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1 October 2010 Effect of Age of Transgenic Cotton on Mortality of Lepidopteran Larvae
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Leaves from cotton, Gossypium hirsutum L., plants containing transgenic traits (Bollgard®, Bollgard II®, and WideStrike™) were assayed for bioactivity against bollworm, Helicoverpa zea (Boddie); beet armyworm, Spodoptera exigua (Hübner); fall armyworm, Spodoptera frugiperda (J. E. Smith); and cabbage looper, Trichoplusia ni (Hübner); in a laboratory. Fifty leaves from the middle of the plants were collected every 20 days, starting at 40 days and until 120 days after cottons were planted. The leaves were fed to 15 first-instar larvae of each insect pest until they died or pupated. Most larvae died when fed Bollgard II or WideStrike. At the end of the season (100–120 days after planting), more larvae died when fed Bollgard II than WideStrike. Conclusions from the results are that (1) mortality was not significantly different when the larvae were fed dual Bt cotton leaves of different ages; (2) survival duration depended on consumption of the amount of endotoxin that caused larval mortality; (3) biological characteristics of surviving lepidopterans (pupal weight, emergence, and developmental time) were significantly better on non-Bt cotton.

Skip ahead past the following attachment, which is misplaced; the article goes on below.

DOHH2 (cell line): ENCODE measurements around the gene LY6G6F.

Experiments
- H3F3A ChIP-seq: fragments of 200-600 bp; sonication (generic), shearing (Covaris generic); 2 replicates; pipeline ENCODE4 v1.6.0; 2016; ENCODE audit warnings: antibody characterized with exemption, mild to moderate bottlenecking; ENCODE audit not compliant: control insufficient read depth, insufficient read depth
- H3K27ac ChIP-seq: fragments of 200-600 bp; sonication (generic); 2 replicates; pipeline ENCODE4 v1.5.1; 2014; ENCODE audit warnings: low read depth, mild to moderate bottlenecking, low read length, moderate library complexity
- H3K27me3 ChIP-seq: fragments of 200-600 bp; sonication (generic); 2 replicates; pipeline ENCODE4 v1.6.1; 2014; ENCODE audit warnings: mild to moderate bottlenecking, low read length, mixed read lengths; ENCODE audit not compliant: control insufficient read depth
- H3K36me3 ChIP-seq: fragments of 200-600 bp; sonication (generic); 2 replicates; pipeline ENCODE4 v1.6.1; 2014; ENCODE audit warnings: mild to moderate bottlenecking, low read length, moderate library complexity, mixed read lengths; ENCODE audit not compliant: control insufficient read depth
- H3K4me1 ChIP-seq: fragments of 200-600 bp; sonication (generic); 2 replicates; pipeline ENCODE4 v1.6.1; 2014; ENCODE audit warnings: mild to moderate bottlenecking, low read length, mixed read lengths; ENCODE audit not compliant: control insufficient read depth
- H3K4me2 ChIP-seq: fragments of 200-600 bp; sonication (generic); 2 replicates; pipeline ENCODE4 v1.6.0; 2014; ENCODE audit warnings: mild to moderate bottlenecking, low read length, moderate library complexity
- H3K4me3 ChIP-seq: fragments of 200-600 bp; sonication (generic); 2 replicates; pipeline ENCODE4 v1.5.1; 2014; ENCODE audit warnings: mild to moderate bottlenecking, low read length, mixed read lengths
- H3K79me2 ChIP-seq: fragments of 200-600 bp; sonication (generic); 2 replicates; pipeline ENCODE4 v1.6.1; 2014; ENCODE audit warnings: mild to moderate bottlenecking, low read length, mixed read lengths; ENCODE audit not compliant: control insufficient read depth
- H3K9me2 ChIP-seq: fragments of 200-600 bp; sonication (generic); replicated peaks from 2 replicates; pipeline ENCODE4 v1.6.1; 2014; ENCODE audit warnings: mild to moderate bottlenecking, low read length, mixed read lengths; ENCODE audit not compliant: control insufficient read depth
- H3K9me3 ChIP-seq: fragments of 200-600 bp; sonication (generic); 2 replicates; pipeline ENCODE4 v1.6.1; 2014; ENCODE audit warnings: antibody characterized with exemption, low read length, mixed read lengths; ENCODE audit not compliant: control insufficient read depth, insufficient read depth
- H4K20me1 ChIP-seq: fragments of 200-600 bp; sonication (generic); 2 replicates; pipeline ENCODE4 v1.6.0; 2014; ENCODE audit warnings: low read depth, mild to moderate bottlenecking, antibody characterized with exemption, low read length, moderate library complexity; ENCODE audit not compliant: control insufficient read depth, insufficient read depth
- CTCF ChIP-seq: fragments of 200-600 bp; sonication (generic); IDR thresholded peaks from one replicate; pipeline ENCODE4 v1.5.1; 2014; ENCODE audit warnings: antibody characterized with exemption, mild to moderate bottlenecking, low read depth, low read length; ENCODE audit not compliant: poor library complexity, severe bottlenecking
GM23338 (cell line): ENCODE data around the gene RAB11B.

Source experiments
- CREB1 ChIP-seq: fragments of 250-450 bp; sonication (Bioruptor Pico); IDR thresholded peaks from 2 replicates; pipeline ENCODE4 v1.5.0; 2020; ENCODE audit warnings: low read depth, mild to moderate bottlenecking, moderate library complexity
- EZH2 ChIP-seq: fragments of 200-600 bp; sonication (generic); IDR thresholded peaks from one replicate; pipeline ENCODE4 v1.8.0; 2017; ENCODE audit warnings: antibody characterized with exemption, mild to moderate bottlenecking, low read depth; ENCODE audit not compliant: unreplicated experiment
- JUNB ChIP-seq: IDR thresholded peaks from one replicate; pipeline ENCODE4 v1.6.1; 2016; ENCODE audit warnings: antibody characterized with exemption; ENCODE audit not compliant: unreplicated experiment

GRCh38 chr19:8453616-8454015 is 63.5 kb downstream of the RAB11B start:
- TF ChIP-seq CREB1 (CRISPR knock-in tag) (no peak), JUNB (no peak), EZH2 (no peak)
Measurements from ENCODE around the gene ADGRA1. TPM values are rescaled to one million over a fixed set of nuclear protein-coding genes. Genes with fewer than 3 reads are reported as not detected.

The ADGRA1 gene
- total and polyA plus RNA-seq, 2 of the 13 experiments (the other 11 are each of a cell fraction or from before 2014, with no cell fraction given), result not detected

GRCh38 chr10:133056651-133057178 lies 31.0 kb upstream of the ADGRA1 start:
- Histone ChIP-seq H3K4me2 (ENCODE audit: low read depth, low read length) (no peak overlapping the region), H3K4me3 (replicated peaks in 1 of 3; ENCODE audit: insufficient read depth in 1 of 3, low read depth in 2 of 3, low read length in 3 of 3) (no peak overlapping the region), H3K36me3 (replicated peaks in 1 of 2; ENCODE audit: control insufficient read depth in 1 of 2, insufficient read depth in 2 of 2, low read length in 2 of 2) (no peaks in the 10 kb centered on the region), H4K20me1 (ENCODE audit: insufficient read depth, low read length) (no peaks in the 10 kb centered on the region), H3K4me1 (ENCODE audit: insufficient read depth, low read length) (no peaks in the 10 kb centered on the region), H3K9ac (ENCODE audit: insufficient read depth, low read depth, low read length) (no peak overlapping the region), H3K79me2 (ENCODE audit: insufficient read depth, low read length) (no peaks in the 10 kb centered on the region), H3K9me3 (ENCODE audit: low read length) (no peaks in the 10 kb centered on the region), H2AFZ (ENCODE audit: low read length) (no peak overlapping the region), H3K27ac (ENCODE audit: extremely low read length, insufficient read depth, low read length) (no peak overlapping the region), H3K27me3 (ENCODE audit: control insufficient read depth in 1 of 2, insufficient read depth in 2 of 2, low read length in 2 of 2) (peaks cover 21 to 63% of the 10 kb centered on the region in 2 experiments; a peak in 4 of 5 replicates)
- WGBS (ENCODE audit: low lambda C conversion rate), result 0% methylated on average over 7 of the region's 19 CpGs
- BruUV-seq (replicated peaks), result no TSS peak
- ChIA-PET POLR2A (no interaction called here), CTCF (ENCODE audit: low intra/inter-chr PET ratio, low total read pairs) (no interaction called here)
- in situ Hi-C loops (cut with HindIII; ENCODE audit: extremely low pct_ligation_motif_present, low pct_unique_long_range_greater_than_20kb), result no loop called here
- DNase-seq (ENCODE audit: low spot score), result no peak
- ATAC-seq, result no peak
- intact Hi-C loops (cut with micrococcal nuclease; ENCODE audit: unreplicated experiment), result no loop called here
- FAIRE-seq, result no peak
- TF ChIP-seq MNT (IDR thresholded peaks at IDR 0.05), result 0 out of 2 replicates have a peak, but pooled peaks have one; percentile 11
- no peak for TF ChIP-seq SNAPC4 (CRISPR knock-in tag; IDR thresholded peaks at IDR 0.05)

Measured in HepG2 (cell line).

S. M. Greenberg, Y.-X. Li, and T.-X. Liu "Effect of Age of Transgenic Cotton on Mortality of Lepidopteran Larvae," Southwestern Entomologist 35(3), 261-268, (1 October 2010).
Published: 1 October 2010

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